Getting Customer Service After a Flight Delay is Difficult, but Not Impossible

The widespread reporting about the dismal on-time performance of the airline industry means a lot of passengers were left stranded, missed flights, or had luggage lost this summer. According to government figures reported by Reuters, complaints about travel-related problems rose nearly 50 percent in the first half of 2007. And this is just the people who reported a problem, which means a lot of people were very unhappy and asking for help.

When a large number of flights are delayed, customer service representatives get overwhelmed with requests and may or may not be able to help with the extent of passenger requests. Keeping a few strategies in mind when seeking assistance will greatly increase the likelihood of getting rebooked earlier, better seats, hotel vouchers, or lost luggage assistance.

Be patient, because you have time. After a flight delay, fellow passengers will be queuing up at the nearest customer service desk, whether it is at their gate or at the check-in counter. When the screens are showing your flight is delayed 2 hours or cancelled altogether, this means you have a few minutes to regroup and figure out what to do next. Take a look at the monitors and see if other flights are going to your destination so that when you get to head of the line you have information about possible options.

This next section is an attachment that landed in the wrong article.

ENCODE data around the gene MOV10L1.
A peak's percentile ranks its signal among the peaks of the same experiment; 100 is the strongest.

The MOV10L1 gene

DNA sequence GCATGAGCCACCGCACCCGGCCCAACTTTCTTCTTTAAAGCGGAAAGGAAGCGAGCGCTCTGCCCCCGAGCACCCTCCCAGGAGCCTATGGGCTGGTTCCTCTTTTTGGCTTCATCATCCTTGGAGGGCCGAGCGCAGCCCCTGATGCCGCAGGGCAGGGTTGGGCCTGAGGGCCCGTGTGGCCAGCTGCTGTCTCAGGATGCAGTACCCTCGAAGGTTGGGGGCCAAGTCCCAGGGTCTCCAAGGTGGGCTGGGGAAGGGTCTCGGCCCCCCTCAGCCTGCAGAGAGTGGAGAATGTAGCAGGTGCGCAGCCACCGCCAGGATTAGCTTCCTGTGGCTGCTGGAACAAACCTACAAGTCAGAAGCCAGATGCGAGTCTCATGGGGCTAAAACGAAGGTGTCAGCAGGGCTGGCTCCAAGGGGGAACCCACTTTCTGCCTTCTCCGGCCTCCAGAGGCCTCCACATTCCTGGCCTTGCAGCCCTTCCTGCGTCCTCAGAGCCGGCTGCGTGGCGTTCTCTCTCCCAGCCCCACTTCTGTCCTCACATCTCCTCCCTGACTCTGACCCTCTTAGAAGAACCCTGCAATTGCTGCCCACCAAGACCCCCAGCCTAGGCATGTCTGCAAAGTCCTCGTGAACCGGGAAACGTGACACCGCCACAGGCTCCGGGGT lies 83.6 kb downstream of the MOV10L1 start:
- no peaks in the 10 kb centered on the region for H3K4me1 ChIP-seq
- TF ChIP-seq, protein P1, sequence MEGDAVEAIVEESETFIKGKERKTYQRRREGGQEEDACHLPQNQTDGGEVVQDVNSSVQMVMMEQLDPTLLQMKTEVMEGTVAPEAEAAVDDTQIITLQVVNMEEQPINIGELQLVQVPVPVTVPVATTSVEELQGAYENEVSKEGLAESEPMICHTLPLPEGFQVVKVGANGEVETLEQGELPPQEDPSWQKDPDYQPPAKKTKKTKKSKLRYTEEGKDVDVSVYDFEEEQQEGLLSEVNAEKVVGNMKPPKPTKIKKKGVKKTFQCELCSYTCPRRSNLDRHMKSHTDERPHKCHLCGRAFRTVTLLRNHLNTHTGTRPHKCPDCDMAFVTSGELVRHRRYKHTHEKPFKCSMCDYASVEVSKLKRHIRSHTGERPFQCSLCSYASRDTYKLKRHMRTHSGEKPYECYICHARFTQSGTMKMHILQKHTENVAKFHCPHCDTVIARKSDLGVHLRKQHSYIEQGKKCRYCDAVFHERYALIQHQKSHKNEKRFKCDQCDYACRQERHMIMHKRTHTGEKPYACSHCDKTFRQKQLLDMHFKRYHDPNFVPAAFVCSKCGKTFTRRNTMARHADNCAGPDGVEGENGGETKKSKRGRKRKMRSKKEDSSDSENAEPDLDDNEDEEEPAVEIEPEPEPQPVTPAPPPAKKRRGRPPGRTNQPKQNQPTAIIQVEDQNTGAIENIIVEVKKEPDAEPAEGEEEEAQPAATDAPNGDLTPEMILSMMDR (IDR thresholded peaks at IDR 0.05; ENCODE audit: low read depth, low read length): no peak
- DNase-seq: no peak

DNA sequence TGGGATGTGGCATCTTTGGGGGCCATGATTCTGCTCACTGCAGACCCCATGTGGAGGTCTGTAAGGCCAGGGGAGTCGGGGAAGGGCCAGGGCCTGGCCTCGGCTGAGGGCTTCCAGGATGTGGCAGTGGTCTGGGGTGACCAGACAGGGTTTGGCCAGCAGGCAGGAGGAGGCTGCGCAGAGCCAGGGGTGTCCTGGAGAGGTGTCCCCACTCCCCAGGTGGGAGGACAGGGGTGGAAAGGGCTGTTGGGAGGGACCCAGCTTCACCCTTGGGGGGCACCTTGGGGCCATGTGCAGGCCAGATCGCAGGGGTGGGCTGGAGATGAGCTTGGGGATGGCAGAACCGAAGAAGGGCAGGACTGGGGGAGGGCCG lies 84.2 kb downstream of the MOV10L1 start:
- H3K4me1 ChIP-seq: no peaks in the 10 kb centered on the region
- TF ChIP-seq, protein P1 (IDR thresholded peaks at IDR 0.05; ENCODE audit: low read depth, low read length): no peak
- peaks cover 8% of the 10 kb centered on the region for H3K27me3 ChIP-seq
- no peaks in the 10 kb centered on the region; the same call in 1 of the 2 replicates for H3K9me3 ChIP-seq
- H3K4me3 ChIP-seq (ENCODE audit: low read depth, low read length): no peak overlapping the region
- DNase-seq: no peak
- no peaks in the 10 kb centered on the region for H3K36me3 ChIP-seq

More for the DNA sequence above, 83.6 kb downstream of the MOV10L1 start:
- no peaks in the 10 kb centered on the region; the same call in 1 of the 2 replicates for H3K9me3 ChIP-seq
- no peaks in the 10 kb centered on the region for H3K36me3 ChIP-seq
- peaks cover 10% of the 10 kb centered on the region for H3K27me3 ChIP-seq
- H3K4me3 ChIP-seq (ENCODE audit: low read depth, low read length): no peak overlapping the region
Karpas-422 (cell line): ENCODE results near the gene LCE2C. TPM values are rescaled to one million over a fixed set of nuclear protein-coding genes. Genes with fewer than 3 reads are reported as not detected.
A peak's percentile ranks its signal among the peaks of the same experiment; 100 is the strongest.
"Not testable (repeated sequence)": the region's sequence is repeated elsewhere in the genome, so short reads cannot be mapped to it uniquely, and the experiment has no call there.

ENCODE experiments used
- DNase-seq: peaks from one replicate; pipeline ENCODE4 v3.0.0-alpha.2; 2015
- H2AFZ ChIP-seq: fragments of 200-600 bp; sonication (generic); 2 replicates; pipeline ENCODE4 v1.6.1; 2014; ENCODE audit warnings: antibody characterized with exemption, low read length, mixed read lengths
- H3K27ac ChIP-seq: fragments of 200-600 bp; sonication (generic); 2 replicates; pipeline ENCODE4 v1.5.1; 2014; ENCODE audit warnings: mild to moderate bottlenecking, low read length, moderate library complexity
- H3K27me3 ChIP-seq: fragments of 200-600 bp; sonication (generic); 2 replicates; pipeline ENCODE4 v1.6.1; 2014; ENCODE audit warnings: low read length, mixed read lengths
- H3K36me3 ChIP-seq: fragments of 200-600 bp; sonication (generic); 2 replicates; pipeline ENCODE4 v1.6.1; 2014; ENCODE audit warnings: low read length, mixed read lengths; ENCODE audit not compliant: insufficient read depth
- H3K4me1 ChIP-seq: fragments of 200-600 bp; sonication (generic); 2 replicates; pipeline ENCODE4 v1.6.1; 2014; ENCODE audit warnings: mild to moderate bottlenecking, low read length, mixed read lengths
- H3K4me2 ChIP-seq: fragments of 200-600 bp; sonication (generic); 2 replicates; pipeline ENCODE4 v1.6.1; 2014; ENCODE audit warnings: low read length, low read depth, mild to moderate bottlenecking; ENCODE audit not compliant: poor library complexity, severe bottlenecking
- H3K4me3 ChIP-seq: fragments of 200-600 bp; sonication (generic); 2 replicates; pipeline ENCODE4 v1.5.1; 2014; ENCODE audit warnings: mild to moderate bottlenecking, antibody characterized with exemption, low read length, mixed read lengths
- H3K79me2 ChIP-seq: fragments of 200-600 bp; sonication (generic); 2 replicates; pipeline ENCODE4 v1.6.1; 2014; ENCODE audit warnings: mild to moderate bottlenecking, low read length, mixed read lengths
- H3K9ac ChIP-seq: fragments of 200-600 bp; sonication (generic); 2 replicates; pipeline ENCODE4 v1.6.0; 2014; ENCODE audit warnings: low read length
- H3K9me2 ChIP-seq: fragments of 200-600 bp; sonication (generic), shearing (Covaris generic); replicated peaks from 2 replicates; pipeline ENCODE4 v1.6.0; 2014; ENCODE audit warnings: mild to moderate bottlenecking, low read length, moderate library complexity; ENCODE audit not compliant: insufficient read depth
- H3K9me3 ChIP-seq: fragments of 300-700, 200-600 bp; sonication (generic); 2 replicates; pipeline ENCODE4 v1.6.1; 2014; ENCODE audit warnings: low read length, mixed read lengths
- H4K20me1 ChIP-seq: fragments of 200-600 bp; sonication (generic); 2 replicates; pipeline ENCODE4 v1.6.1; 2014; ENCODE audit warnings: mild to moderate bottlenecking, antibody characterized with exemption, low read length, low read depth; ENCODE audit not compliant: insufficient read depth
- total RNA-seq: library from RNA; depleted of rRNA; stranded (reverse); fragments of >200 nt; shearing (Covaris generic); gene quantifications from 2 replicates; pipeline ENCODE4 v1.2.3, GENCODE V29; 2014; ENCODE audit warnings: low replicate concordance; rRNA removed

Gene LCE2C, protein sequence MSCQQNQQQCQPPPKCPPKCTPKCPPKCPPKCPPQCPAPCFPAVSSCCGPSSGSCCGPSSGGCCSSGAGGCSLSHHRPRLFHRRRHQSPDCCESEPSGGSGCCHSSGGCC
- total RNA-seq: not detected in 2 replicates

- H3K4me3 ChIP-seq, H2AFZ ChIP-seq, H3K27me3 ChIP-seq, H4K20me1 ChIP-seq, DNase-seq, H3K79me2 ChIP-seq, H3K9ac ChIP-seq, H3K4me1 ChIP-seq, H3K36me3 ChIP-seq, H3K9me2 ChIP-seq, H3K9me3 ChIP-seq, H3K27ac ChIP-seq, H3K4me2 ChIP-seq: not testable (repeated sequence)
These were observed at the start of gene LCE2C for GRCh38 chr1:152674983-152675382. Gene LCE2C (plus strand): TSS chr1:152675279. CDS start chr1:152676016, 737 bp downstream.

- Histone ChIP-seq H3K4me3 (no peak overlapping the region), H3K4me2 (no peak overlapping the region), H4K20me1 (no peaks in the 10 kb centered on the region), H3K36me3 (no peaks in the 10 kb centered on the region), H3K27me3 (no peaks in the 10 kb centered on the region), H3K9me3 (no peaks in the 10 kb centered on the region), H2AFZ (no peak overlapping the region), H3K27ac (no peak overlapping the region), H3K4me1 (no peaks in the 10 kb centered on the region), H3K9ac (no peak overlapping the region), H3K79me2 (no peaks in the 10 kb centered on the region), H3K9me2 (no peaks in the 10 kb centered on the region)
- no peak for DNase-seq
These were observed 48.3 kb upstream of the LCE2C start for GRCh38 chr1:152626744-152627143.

Use the telephone. The in-airport monitors sometimes do not have the most updated information about flight status so call the airline customer service number to verify current data. Pre-program the number into your cell phone before leaving for the airport, and make sure you have all your flight information at hand. When offered, give your cell phone number for flight status alerts that may inform you about problems before you arrive at the airport, or so you can ask for help right away. Customer service representatives can sometimes re-book flights on the phone, or at least provide more information before you get up to the desk.

Take names, and be polite. Don’t take your frustrations out on the front-line employee, it’s probably not his fault that he can’t give you want you want or need. Make a mental or physical note of the name of every airline employee that you talk to so that if you are talking to someone down the line you know who you have interacted with. How they treat you, what they tell you, and how they help (or don’t) are all relevant information. Airlines do not necessarily have to offer hotel accommodations or food vouchers during weather delays, or put passengers on the earliest flight, but how you speak to him may affect what perks or consolations he offers.

Put it in writing. If you don’t get what you want at the airport, follow up with a written account or complaint, and include the names of any employee you spoke with, all flight information, and what you would like the airline to do. Airlines don’t always give consolations vouchers on day of, but may be more inclined to work with you after a written complaint.

Flying is rarely a pleasant experience anymore, and as complaints go up, customer service seems to go down. But with a little patience and preparation, you can get what you want after a delay.

To sum up, customer services are similar to private jet services in that both are seen as full of hassles when it comes to delays and have proven to be quite a headache as you have to wait at the airport for many hours lying in wait for the next flight to be booked and therefore lose all interest in traveling after a certain period of time.

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